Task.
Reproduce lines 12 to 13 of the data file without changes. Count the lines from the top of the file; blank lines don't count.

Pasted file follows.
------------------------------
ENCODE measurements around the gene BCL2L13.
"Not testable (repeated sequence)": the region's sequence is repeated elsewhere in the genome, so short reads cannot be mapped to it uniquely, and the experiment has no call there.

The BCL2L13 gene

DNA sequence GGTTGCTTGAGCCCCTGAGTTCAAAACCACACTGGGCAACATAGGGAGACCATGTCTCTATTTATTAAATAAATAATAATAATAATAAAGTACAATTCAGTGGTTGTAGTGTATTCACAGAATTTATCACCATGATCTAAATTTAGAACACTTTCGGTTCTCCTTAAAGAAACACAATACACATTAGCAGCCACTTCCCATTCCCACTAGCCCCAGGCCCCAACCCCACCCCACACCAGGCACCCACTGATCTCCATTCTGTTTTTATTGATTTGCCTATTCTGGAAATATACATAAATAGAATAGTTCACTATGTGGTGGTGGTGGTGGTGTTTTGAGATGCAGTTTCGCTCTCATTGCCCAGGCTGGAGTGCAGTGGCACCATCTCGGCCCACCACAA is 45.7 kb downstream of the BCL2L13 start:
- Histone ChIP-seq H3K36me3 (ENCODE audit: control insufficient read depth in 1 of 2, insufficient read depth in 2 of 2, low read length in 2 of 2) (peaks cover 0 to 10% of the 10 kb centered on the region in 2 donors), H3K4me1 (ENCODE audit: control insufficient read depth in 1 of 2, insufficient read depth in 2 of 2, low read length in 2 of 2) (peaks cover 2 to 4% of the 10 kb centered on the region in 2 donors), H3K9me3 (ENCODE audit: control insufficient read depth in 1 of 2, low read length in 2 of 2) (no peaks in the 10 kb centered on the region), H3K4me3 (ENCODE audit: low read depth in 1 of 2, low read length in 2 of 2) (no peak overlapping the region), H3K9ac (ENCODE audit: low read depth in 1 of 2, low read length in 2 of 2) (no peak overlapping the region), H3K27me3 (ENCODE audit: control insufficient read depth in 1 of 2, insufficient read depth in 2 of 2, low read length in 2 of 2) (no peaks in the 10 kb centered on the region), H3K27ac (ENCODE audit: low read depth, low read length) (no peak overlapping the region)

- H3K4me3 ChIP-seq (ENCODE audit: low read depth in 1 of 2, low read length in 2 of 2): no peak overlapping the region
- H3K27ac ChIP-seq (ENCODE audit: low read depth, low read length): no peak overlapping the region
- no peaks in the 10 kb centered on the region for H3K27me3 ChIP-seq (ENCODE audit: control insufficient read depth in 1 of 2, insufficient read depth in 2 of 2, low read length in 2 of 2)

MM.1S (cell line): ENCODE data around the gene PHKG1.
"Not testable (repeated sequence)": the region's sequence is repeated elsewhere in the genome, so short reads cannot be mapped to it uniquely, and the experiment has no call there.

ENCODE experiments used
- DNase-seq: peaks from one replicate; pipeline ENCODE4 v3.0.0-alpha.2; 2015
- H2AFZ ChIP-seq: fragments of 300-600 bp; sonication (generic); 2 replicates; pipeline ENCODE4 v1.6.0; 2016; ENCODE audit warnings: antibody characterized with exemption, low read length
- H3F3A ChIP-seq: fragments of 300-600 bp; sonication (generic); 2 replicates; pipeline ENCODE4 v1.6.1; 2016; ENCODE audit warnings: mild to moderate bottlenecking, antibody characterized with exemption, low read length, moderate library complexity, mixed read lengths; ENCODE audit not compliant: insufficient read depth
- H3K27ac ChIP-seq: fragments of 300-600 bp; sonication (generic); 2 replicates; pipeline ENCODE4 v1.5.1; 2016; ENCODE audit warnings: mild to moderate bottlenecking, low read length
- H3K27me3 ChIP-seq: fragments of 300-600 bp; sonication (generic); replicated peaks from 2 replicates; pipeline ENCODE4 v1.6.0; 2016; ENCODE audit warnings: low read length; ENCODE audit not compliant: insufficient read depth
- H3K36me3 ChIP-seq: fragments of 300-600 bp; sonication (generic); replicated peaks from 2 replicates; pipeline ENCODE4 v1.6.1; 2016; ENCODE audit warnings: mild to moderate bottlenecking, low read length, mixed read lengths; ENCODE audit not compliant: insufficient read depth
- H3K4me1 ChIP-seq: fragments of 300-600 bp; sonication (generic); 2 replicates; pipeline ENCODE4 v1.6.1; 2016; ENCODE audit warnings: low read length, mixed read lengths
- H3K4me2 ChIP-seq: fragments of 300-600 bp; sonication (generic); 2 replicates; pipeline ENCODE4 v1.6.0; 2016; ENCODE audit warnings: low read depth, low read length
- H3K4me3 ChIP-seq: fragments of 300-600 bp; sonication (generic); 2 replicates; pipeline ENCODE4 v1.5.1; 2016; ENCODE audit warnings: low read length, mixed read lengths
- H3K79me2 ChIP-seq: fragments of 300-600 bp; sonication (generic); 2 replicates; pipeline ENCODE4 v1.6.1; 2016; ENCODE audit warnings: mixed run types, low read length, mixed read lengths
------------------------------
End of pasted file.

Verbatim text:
- DNase-seq: peaks from one replicate; pipeline ENCODE4 v3.0.0-alpha.2; 2015
- H2AFZ ChIP-seq: fragments of 300-600 bp; sonication (generic); 2 replicates; pipeline ENCODE4 v1.6.0; 2016; ENCODE audit warnings: antibody characterized with exemption, low read length